E-Learning Module

Unit 1 Grain 2
Tailoring the er according to the age, background and learning specificities of participants
60 minutes

Understand how to design an educational escape room from scratch starting with an analysis of participants’ needs

By the end of this grain, participants should be able to:

  • Make learner analysis to ensure active participation within teams
  • Determine the learner styles of participants

The module will work through the process of designing an educational escape room from scratch.

The escape room concept involves a common goal, together with a need for collaboration to solve problems and achieve that goal on time. In the field of education, social constructivists advocate that learners construct knowledge in interaction with each other. Based on social constructivism, teachers utilize escape rooms to stimulate team-based or collaborative learning (Fotaris & Mastoras, 2019; Hermanns et al., 2017). A resulting design criterion for educational escape rooms is to ensure active participation amongst team members.

How can we describe an educational escape room in terms of design? What are the elements that we should think of, develop and match with one another in order to generate an effective and engaging game-based learning experience? (Clarke, Peel, Arnab, Morini, Keegan & Wood, 2017).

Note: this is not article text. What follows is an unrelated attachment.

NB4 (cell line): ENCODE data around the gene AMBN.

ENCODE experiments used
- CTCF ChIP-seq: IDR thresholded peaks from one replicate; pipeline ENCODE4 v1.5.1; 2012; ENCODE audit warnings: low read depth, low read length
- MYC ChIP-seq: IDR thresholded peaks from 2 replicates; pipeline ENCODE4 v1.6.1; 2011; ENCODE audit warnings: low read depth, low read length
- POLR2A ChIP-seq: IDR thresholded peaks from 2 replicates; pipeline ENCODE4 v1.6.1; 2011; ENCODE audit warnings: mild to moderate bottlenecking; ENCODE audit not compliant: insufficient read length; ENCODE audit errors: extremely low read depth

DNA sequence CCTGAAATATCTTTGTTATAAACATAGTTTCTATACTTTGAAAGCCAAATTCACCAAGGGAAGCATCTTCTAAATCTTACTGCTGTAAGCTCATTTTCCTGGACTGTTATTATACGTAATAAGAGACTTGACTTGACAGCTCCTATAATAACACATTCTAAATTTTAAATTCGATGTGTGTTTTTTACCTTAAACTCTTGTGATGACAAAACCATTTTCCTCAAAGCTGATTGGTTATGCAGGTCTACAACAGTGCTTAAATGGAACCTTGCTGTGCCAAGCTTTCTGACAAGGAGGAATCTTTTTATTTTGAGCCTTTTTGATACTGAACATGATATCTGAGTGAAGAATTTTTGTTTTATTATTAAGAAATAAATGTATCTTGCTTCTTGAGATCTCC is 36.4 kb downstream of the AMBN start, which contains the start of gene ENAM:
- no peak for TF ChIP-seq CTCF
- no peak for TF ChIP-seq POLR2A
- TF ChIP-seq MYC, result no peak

Participants

The first step of the proposed framework requires teachers to analyse their students and, in practice, construct a mini-needs analysis of who the game experience should be aimed at. Conducting an analysis of the target group before developing other content is considered a conventional practice in most disciplines and education systems. Following the stage process suggested from the Trans Disciplinary Methodology by Arnab & Clarke, the Participants step is broken down into five areas for educators to consider at the start of designing their educational escape room.

Following this step, teachers should provide a base understanding of the user types who will interact with the proposed game and how to proceed with the next development steps.

User Type

One step in the process is to identify the target participants’ age, ability, learning style, and overall interest in potential themes for the escape room. Participants need to be fully engaged and attentive in order to benefit from the experience, so catering to their interests and recognizing any limitations is essential to the design process. It is important to distinguish amongst the types of learning styles in this group and to attempt to incorporate puzzles that reflect these learning styles.

Learner Analysis

As a teacher, you should always conduct a learner analysis before starting your course/teaching and prior to designing your Escape Room. Before you can begin to plan an effective learning environment, you must know enough about your learners to make careful considerations about how to best introduce the content and engage them. Understanding various characteristics of your learners enables you to plan the escape room that best addresses their range of needs.